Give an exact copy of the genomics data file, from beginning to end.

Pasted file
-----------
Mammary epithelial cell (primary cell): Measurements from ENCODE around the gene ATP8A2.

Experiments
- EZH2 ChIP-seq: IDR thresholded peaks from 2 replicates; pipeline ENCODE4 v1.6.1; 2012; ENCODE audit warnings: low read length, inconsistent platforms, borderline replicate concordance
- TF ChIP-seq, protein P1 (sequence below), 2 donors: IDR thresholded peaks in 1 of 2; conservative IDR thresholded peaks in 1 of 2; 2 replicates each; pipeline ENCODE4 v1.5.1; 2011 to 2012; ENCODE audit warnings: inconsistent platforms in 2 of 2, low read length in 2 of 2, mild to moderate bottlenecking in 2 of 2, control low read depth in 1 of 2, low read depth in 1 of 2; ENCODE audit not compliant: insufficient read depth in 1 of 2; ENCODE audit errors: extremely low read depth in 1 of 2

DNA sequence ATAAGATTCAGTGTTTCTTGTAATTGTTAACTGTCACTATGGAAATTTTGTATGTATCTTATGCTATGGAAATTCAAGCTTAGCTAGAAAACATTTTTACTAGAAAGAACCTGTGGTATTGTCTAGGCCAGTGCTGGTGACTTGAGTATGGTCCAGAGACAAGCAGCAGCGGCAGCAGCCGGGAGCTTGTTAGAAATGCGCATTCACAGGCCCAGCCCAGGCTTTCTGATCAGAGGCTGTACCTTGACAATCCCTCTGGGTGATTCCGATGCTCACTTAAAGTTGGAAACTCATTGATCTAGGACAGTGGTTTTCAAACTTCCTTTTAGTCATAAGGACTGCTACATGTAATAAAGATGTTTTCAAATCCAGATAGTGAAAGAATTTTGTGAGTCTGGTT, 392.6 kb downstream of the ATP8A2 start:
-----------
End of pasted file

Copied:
Mammary epithelial cell (primary cell): Measurements from ENCODE around the gene ATP8A2.

Experiments
- EZH2 ChIP-seq: IDR thresholded peaks from 2 replicates; pipeline ENCODE4 v1.6.1; 2012; ENCODE audit warnings: low read length, inconsistent platforms, borderline replicate concordance
- TF ChIP-seq, protein P1 (sequence below), 2 donors: IDR thresholded peaks in 1 of 2; conservative IDR thresholded peaks in 1 of 2; 2 replicates each; pipeline ENCODE4 v1.5.1; 2011 to 2012; ENCODE audit warnings: inconsistent platforms in 2 of 2, low read length in 2 of 2, mild to moderate bottlenecking in 2 of 2, control low read depth in 1 of 2, low read depth in 1 of 2; ENCODE audit not compliant: insufficient read depth in 1 of 2; ENCODE audit errors: extremely low read depth in 1 of 2

DNA sequence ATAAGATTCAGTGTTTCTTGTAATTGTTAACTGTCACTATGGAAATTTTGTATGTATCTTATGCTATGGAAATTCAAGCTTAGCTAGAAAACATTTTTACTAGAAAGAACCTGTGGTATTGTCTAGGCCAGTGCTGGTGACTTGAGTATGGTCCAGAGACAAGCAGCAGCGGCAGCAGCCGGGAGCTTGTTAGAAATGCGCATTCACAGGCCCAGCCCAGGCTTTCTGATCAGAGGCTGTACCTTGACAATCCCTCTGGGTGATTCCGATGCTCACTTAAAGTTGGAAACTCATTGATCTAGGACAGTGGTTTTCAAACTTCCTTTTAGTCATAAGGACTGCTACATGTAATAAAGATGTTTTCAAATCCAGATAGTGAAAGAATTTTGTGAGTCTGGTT, 392.6 kb downstream of the ATP8A2 start: